Arkansas Essay – What ‘Star Wars’ means to me


What ‘Star Wars’ means to me

ark-essay-starwars-12.15OPSitting in a movie theatre in 1977 in Fort Smith with my oldest brother, friends and other family as we all prepared to see “Star Wars” for the first time, I had no idea what was about to happen to all of us. We certainly had no foreknowledge a popular culture tidal wave was about to wash over us. At that particular moment, I think we all just wanted to watch a fun, entertaining movie.

As “Star Wars: The Force Awakens” debuts in theaters worldwide this month, it’s all happening again. In 1977 though, I was a week away from turning 13, and the United States had just lived through Vietnam, Watergate, the oil crisis and a thousand other smaller travails. Many movies at the time seemed just as dark and brooding as the decade.

Then the words, “A long time ago in a galaxy far, far away …” came on the screen. With those words, George Lucas, the creator of “Star Wars,” said, “Don’t worry about all that outside. It’ll still be there when I’m done telling you my story. Don’t think about anything besides what’s on the screen. You’re about to see a fairy tale. For now, just have a good time.”

And boy did we have a good time. The people who loved “Star Wars,” young and old, fell headlong into a tale of exotic creatures, heroism, bad guys and high adventure.

Flash forward three years to “The Empire Strikes Back,” and we all were ready to do it again. My mother and I were visiting my brother in Atlanta early in the summer of 1980, and the new movie had not yet been shown back home in Fort Smith.

At the start of the first day of our visit, I suggested and all three of us agreed to go see “Empire.”So, we all went to a 10 a.m. show. We again were blown away, but then returned to our sightseeing. Just after dinner that first night, I expressed a desire to finish up the day with a second viewing of the movie. I wasn’t surprised when Tom, a longtime science fiction fan, seconded the idea. To this day, I still am stunned that my then 53-year-old mother said she wanted to watch it again that evening, too. Now, my mother is neither a lover nor a hater of sci-fi, but I had never known her to EVER watch the same movie twice in one day. But, that day, we all watched it again. The reason it drew all of us back is because the story Lucas was telling is perhaps the oldest story: the hero’s journey. Ultimately that hero’s tale is about you and me as individuals.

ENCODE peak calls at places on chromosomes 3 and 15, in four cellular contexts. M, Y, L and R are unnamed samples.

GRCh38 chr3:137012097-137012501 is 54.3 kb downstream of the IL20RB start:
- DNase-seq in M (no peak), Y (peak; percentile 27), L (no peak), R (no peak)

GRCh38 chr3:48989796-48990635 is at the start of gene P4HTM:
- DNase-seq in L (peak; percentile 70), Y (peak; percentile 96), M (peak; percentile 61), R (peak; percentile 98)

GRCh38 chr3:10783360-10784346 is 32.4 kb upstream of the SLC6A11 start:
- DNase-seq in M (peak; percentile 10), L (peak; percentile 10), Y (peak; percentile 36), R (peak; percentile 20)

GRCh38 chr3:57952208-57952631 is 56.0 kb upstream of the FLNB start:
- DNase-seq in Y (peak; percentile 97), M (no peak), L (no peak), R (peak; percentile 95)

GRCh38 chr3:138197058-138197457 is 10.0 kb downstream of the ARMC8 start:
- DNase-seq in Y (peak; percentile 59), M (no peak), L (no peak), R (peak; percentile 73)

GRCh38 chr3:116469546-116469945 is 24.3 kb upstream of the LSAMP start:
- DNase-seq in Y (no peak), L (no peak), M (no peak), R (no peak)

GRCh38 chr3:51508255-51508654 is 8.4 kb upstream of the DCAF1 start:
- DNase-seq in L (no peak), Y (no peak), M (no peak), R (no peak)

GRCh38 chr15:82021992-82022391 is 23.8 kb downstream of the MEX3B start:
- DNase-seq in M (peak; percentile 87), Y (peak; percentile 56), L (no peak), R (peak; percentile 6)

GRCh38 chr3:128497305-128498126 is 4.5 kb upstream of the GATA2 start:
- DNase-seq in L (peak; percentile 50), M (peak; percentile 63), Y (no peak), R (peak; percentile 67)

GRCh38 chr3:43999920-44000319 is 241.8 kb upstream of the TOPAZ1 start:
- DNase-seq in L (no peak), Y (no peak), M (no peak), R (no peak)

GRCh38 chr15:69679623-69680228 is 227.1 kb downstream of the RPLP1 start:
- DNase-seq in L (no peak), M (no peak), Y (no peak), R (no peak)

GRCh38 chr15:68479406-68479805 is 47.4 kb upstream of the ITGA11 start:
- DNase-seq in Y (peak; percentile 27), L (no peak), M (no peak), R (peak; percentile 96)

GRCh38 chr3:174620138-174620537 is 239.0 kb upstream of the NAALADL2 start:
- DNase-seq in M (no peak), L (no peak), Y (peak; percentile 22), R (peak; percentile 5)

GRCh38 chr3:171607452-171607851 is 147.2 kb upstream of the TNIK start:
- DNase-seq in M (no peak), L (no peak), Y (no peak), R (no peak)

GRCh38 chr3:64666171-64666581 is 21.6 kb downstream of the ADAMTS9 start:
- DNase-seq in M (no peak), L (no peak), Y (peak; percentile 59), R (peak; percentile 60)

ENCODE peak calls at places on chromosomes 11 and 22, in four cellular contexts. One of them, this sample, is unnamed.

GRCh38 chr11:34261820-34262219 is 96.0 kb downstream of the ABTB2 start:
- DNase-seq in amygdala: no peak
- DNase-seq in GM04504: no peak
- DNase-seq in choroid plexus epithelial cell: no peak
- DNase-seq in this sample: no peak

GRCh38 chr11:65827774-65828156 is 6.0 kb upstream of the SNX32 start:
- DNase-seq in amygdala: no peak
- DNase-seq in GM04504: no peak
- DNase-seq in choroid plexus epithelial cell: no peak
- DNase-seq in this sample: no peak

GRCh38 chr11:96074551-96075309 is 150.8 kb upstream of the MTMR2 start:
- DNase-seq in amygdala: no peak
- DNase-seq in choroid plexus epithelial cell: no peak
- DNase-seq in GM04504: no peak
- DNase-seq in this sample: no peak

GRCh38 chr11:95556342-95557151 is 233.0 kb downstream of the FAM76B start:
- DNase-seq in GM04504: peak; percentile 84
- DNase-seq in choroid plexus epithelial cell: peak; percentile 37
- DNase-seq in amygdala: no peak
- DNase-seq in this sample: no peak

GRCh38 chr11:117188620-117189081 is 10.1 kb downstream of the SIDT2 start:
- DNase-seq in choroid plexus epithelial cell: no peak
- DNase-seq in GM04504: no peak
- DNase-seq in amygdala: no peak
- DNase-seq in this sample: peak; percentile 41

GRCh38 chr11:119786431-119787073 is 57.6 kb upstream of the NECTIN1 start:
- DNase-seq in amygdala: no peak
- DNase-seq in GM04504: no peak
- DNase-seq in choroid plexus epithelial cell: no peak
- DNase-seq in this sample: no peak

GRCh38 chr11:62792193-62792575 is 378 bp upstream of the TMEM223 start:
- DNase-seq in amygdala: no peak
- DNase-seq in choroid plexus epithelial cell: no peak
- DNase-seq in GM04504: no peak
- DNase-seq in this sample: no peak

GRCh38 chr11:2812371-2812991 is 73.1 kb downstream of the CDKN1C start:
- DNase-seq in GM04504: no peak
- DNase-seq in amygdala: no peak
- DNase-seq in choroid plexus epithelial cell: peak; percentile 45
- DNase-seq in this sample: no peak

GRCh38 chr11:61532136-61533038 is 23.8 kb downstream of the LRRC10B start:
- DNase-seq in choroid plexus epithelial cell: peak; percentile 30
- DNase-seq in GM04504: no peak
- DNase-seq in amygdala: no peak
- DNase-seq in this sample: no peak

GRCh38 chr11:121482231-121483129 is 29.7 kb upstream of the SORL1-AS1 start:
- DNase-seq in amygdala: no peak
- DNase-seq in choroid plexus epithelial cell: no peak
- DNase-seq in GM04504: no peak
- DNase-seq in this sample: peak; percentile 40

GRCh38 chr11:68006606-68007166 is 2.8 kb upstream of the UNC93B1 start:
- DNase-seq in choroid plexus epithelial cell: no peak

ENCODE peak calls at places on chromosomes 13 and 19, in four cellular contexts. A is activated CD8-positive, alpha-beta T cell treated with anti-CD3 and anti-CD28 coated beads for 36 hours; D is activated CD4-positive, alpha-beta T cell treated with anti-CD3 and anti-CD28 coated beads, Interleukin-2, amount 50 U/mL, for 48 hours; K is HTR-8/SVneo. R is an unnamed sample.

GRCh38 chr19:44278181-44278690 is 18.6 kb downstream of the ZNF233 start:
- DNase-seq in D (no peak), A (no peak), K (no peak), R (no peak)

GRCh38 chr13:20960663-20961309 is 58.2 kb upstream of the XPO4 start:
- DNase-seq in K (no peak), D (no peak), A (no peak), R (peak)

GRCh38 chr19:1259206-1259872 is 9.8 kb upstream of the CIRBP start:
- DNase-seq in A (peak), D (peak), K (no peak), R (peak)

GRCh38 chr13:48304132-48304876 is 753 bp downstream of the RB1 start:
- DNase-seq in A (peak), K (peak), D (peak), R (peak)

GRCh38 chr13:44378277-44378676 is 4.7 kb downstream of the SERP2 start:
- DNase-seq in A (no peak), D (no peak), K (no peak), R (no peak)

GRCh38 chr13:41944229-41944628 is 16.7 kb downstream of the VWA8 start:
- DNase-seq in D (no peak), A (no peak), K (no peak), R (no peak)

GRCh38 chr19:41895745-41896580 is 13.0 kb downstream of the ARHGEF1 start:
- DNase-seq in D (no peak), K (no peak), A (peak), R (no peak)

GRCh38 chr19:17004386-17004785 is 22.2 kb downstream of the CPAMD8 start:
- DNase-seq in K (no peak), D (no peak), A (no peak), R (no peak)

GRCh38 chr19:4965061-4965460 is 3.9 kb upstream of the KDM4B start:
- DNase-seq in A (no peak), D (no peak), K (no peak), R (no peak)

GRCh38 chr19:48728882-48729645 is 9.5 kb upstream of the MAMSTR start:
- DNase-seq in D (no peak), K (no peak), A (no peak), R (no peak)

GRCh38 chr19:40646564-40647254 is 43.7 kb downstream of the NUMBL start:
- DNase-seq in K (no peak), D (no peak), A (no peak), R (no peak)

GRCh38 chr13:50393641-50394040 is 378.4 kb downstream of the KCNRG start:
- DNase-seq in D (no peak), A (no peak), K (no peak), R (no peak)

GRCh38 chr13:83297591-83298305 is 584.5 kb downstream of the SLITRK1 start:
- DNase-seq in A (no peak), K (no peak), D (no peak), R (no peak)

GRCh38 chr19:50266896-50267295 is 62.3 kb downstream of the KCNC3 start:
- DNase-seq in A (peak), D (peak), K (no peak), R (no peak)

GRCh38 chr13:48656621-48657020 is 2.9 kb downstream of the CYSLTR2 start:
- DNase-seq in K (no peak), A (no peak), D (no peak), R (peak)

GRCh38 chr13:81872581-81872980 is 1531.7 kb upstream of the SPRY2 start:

Luke Skywalker starts as a clueless teen living at the edge of the galaxy. In the next three films he loses and discovers family, gains mentors and makes lifelong friends. He struggles and sometimes wins, and sometimes fails. By the end of the third film, “Return of the Jedi,” Luke fully realizes who he is. He learns from the negative example of his father what not to do and what he doesn’t want to become. In the end, he brings redemption to his father.

Lucas took that ancient story and gave it such a fun makeover that we almost didn’t realize what deep psychological buttons he was pushing. Hey, we were just eating popcorn and having a good time, right? That’s what pulled all three of us back to the theater in 1980, and it is what is pulling many of us back to a fresh “Star Wars” tale.

Again, audiences will gather together in the dark of a theater around a glowing screen as our ancestors gathered around a fire to listen to the story of another hero’s journey.

To paraphrase the films’ character Obi-Wan Kenobi, “Star Wars” is what gives a fan his or her power. “… It surrounds us and penetrates us. It binds us together.” Again, it is taking us to a galaxy far, far away to surprise us by showing us who we are and convincing us we can be heroes, too. Again, let the journey begin.

Ben Boulden is author of the book “Hidden History of Fort Smith, Arkansas,” a veteran newspaper reporter and columnist now working in public relations in Little Rock. He founded the Arkansawyer Geek Alliance and was the first person in line to buy tickets to the special event, 21-hour “Star Wars” marathon screening, starting at 3 a.m. Dec. 17 and showing all seven films at select theaters across the state. The new film debuts on Dec. 18.